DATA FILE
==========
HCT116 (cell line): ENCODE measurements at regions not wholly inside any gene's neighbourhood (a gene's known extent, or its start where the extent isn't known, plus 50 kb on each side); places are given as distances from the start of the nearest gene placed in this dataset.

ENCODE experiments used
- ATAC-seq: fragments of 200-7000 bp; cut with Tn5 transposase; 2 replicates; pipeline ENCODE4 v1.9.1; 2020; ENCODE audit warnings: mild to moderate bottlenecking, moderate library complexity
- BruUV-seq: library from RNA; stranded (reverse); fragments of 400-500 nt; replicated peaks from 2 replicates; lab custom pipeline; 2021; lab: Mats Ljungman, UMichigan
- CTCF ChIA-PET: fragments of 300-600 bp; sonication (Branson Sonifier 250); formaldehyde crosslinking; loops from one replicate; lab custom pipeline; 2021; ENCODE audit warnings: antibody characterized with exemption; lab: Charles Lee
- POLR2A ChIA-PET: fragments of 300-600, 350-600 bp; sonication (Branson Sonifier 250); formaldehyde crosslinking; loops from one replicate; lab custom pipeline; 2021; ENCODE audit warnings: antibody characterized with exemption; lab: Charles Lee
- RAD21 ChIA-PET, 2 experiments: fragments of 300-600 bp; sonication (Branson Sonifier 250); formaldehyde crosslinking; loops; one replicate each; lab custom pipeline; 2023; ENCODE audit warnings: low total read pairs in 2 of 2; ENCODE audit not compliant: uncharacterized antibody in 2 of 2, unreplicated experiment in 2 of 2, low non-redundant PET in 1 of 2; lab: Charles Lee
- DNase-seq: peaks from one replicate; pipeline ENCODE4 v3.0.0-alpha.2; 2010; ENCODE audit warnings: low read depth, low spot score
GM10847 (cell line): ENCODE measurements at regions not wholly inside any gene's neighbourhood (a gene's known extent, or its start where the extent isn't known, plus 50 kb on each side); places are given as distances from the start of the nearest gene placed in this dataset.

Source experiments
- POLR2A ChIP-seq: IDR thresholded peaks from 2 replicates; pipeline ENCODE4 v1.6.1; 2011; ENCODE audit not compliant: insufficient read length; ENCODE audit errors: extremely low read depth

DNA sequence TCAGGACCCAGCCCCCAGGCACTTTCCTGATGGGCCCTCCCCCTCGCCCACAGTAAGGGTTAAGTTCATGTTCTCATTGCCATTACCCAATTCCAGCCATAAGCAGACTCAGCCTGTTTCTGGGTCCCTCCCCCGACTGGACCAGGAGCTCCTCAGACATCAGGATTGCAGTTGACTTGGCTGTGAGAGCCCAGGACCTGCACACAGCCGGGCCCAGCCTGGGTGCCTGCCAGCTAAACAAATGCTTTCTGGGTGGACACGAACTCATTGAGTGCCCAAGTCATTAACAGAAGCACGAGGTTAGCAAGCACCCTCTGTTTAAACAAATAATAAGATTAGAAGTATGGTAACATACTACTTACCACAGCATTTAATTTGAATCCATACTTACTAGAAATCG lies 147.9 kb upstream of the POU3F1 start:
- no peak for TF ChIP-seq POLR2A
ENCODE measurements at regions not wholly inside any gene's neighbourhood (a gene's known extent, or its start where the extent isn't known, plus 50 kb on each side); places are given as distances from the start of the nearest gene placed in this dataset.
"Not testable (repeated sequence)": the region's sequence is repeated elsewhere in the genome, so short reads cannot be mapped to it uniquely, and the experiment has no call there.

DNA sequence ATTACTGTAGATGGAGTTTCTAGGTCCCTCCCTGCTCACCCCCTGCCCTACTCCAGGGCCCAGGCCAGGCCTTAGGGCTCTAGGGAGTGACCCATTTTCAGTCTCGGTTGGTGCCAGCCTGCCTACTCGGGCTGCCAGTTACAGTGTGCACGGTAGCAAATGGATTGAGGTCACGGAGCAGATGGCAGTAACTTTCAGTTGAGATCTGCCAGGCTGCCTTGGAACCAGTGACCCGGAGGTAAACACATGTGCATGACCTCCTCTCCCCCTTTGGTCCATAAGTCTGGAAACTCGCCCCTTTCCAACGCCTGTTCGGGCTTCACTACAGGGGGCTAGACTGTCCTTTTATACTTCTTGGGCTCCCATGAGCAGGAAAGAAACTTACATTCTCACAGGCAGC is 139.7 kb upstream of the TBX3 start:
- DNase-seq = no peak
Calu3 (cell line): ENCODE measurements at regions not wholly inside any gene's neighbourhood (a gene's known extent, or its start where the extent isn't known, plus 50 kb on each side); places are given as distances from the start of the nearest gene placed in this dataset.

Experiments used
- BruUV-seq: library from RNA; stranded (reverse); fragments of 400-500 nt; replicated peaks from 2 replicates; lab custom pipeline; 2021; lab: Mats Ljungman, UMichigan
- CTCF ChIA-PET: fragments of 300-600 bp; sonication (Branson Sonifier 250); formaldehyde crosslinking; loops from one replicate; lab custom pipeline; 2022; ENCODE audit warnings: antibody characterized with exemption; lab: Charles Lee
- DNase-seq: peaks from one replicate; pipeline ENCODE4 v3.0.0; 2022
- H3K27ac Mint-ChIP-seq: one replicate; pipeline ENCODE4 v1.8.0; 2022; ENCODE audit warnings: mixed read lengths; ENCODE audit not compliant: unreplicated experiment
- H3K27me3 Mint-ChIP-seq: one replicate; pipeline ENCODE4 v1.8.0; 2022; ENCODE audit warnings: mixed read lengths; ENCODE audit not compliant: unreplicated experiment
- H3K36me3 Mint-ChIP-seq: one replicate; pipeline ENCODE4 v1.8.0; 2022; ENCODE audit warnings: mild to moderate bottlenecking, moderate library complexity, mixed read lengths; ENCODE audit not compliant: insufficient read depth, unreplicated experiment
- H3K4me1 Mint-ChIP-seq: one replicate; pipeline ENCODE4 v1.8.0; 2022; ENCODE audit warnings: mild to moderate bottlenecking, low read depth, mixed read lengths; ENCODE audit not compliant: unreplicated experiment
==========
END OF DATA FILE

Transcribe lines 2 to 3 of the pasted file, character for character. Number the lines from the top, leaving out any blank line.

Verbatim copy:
ENCODE experiments used
- ATAC-seq: fragments of 200-7000 bp; cut with Tn5 transposase; 2 replicates; pipeline ENCODE4 v1.9.1; 2020; ENCODE audit warnings: mild to moderate bottlenecking, moderate library complexity